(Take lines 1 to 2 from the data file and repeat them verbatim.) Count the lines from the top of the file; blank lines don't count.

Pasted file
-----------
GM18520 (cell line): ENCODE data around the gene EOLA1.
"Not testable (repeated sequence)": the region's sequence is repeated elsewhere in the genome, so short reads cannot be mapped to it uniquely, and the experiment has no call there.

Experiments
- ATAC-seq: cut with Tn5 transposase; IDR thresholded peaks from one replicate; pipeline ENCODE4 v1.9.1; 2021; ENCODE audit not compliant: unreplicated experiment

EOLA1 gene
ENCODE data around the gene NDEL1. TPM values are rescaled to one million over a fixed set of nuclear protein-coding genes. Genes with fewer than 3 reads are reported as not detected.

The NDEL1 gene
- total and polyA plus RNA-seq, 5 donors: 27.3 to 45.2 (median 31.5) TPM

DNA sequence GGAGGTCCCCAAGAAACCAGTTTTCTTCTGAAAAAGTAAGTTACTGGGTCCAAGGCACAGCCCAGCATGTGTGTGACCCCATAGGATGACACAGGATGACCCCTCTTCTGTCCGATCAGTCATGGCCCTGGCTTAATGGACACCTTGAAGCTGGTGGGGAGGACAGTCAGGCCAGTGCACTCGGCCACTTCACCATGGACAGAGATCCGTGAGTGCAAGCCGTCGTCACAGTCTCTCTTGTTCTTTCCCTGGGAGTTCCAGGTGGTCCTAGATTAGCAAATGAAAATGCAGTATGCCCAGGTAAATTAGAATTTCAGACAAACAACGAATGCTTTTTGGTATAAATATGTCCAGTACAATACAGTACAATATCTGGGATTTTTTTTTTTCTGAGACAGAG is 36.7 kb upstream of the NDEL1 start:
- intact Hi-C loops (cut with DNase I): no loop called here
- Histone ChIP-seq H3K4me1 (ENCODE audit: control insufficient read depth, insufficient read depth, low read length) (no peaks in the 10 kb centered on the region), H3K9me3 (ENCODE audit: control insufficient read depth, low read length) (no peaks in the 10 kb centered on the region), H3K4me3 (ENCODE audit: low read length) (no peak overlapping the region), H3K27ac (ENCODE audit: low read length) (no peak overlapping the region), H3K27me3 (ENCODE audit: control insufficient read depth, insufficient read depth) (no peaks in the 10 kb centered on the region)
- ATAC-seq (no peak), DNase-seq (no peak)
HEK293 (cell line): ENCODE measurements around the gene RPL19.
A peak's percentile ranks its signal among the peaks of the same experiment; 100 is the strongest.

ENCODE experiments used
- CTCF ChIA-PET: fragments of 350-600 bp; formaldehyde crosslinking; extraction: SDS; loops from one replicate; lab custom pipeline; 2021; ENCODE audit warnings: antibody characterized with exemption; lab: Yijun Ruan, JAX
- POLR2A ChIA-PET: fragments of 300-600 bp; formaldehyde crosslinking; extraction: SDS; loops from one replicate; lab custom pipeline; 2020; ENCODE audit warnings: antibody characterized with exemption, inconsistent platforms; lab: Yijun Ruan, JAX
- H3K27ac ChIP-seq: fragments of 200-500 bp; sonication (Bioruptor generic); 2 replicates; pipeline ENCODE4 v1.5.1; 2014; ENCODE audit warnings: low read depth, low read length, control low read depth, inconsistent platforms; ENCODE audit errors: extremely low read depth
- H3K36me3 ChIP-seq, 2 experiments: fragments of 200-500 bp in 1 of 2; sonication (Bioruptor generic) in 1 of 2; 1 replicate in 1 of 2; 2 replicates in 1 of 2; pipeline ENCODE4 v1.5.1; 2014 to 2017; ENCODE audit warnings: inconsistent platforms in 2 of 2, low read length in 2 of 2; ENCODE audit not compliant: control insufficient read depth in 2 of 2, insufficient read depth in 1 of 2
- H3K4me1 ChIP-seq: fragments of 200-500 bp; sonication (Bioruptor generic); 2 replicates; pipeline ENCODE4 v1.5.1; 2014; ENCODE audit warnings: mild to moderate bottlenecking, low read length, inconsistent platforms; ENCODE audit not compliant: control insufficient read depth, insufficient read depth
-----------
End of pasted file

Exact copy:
GM18520 (cell line): ENCODE data around the gene EOLA1.
"Not testable (repeated sequence)": the region's sequence is repeated elsewhere in the genome, so short reads cannot be mapped to it uniquely, and the experiment has no call there.